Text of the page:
5. We need to advocate for LSAT involvement in upcoming budget decisions.

 

 

 

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W6PSPO Virtual Meeting April 9 @ 7:30 pm

Dear Ward 6 Public Schools Parent Organization (W6PSPO) Members,

Virtual Meeting to Share Challenges and Solutions
I trust you and your families are staying healthy during these difficult and trying times.  We’d like to have a virtual W6PSPO meeting on April 9, 2020, at 7:30 pm to touch base with each other.  We’ve put together a short survey in advance of our meeting to find out what issues or  challenges you or your school community are facing, and what is working well for you or your school.  We’d love to have principals join us, if their schedules permit.

We will hold our virtual meeting on zoom.  We’d like to ask that you indicate on the survey whether or not you plan to call in for the virtual meeting on April 9.  If you can complete the survey by 5 pm on April 8, we’d appreciate it.  We will send an invitation to  the zoom meeting to all those who plan to call in for the meeting.

Digital Equity Petition
Ensuring equitable access to distance learning is proving to be difficult.  The Chancellor has estimated about 30% of students don’t have access to computers and/or internet connectivity.  Please sign this petition asking the Mayor to make computers available to those students who don’t have them, and work to make broadband access available to low-income families.

Tragedy in the CHCS Family
Finally, I trust by now you have heard about the heartbreaking loss of Maeve McKean and her son Gideon.  Maeve was the PTA president of the Capitol Hill Cluster School, and Gideon was a student at Watkins.  Our hearts go out to Maeve and Gideon’s family, and to the entire Capitol Hill Cluster School community.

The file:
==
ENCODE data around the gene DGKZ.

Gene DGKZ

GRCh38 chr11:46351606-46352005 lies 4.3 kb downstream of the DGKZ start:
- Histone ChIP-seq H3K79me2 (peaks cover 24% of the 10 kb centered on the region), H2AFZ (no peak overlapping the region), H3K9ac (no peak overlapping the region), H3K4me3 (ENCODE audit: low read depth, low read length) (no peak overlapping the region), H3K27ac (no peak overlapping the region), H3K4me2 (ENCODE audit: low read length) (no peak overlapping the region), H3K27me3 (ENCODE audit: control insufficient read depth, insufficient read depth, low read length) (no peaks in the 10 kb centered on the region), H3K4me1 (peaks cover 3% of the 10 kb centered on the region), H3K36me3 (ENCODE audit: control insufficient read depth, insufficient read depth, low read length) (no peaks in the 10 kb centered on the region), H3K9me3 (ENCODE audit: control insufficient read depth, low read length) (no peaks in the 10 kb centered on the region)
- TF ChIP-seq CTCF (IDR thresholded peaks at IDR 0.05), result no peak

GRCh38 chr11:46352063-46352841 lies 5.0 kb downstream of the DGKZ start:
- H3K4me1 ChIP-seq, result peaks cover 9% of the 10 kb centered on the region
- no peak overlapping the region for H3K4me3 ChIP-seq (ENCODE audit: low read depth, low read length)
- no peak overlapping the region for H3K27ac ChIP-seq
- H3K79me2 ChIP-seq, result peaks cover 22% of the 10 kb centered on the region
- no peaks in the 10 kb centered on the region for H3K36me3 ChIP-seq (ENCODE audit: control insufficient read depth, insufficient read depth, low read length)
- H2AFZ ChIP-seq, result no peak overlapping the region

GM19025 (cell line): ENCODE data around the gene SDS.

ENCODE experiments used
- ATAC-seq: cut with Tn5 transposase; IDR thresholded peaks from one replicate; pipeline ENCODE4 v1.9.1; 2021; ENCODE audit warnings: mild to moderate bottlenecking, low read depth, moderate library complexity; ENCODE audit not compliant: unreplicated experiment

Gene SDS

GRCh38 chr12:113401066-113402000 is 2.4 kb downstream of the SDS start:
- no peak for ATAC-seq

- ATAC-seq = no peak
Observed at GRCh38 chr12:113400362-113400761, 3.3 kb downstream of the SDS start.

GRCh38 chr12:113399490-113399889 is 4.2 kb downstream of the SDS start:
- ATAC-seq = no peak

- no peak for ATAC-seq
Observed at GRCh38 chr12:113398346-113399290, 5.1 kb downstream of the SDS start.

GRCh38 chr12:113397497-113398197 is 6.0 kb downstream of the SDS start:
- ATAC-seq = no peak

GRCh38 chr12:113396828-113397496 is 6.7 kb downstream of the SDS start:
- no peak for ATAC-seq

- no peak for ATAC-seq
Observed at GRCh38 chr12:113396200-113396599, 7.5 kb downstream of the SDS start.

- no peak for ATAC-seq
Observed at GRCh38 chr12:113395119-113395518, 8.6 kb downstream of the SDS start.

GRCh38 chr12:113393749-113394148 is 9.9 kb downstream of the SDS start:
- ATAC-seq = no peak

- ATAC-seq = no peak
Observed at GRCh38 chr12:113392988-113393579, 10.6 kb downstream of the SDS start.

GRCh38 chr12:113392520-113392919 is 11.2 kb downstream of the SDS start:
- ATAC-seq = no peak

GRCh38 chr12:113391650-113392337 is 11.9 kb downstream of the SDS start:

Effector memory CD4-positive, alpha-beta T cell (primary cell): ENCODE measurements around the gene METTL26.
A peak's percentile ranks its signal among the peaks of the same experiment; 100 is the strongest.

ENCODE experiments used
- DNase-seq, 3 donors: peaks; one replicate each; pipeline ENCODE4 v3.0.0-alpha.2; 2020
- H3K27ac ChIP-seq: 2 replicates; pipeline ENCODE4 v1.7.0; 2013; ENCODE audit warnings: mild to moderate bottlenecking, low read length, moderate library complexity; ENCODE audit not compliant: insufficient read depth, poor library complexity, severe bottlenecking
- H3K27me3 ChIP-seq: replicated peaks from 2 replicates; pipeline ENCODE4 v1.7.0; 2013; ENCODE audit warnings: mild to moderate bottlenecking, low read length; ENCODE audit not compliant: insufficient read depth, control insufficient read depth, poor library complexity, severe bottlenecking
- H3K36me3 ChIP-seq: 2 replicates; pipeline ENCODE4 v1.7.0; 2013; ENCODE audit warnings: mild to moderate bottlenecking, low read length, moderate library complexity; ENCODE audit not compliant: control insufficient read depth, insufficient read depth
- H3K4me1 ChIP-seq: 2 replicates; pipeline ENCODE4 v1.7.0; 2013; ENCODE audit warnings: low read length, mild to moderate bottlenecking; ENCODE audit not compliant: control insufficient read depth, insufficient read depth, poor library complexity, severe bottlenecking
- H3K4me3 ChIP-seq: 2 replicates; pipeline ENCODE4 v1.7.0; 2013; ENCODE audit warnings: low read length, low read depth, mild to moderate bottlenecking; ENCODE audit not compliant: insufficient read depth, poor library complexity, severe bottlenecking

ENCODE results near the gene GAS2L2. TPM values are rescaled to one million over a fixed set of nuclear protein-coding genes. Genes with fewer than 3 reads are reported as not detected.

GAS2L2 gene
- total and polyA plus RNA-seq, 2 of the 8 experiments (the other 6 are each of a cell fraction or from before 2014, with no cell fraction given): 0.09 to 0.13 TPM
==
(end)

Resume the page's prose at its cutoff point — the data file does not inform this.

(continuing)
Suzanne Wells
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POSTPONED: Ward 6 Middle Schools Today & Tomorrow – March 17 @ 6:30pm

Please stay tuned for a new date….



Date:         March 17, 6:30-8:00 pm

Location:   Jefferson Middle School Academy, 801 7th Street SW

Register:   https://bit.ly/38vfIeM or go to eventbrite.com and enter “Ward 6 middle schools” in the search option. 

Do you want to learn more about Ward 6 middle schools and how we can support them as parents and community members? Join us for a panel discussion featuring principals from the following schools:

  • Capitol Hill Montessori
  • Cardozo Education Campus
  • Eliot-Hine Middle School
  • Jefferson Middle School Academy
  • Stuart-Hobson Middle School

For questions about the event, please e-mail w6pspo@gmail.com.

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SURVEY: 2020 DC Public Charter School Board Executive Director – Due Feb 5

The next Executive Director of the DC Public Charter School Board will deeply affect the lives of thousands of DC children and families and hundreds of educators in communities across the city. It is a complex, difficult, and important job. We all want an experienced and well-qualified person with the right combination of talent and experience and need your input to determine that balance.